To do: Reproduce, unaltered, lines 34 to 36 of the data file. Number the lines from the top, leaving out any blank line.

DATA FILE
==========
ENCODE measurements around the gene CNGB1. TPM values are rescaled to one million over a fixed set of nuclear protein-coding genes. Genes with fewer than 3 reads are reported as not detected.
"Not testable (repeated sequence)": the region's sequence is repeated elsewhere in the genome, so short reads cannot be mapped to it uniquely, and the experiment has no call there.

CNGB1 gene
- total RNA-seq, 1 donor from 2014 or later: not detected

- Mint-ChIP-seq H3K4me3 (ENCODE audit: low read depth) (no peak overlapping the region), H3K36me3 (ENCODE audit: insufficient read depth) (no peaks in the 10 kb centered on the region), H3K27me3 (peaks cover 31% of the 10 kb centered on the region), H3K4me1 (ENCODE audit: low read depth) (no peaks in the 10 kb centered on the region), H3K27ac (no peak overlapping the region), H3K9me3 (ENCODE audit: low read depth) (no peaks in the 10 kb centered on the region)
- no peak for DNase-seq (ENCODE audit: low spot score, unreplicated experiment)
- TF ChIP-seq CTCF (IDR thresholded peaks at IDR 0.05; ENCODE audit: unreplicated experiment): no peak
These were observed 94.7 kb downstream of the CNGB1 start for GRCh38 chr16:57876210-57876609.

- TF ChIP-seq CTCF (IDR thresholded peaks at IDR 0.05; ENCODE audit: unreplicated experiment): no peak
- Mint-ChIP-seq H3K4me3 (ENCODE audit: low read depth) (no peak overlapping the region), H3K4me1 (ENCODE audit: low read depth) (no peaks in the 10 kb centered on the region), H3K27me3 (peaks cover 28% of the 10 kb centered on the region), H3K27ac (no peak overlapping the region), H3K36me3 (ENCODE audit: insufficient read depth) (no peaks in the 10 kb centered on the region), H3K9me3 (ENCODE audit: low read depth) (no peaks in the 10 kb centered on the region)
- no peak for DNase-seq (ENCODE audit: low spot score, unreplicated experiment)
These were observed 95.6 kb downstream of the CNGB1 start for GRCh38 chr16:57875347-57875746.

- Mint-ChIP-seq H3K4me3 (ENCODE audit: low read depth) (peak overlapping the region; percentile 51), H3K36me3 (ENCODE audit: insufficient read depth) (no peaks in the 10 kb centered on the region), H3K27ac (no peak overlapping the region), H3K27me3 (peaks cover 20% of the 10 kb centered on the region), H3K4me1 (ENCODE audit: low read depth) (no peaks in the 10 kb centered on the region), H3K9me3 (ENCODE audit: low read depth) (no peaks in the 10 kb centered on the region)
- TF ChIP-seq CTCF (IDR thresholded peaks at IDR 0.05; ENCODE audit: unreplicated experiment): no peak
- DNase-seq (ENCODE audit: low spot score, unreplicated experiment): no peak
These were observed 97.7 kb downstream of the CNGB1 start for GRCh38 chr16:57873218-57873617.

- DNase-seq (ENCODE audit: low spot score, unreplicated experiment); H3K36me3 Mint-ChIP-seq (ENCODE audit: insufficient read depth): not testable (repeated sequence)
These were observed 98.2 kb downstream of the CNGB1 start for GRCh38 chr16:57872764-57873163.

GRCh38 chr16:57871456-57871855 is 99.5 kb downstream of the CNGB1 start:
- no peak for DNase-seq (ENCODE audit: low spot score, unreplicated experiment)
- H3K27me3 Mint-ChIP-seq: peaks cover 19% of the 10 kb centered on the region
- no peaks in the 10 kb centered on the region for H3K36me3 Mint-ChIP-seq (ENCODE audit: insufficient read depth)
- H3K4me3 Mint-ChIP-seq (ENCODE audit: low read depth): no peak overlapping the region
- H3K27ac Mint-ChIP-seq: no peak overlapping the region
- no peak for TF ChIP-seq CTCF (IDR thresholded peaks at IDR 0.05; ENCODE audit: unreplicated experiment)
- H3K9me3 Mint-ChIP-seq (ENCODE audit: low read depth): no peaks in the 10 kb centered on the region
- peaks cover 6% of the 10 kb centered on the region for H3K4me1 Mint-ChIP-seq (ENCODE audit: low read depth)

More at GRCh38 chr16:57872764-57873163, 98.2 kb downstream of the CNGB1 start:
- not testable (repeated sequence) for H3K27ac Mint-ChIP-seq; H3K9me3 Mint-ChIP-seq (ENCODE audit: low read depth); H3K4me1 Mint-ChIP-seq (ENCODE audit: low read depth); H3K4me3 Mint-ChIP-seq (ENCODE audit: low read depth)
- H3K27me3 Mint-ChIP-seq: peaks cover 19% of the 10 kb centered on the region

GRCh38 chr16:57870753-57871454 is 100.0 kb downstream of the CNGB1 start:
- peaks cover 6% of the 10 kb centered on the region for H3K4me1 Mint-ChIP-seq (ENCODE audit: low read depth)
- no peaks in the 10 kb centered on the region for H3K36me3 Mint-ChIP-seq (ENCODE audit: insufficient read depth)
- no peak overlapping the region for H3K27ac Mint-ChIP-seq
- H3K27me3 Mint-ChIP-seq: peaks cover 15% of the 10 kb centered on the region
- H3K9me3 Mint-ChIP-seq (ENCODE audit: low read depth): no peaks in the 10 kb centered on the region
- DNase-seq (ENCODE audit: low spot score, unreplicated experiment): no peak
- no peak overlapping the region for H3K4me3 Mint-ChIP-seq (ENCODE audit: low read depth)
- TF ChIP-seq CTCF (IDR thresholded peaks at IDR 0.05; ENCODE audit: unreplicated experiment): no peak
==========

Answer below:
- no peak overlapping the region for H3K27ac Mint-ChIP-seq
- H3K27me3 Mint-ChIP-seq: peaks cover 15% of the 10 kb centered on the region
- H3K9me3 Mint-ChIP-seq (ENCODE audit: low read depth): no peaks in the 10 kb centered on the region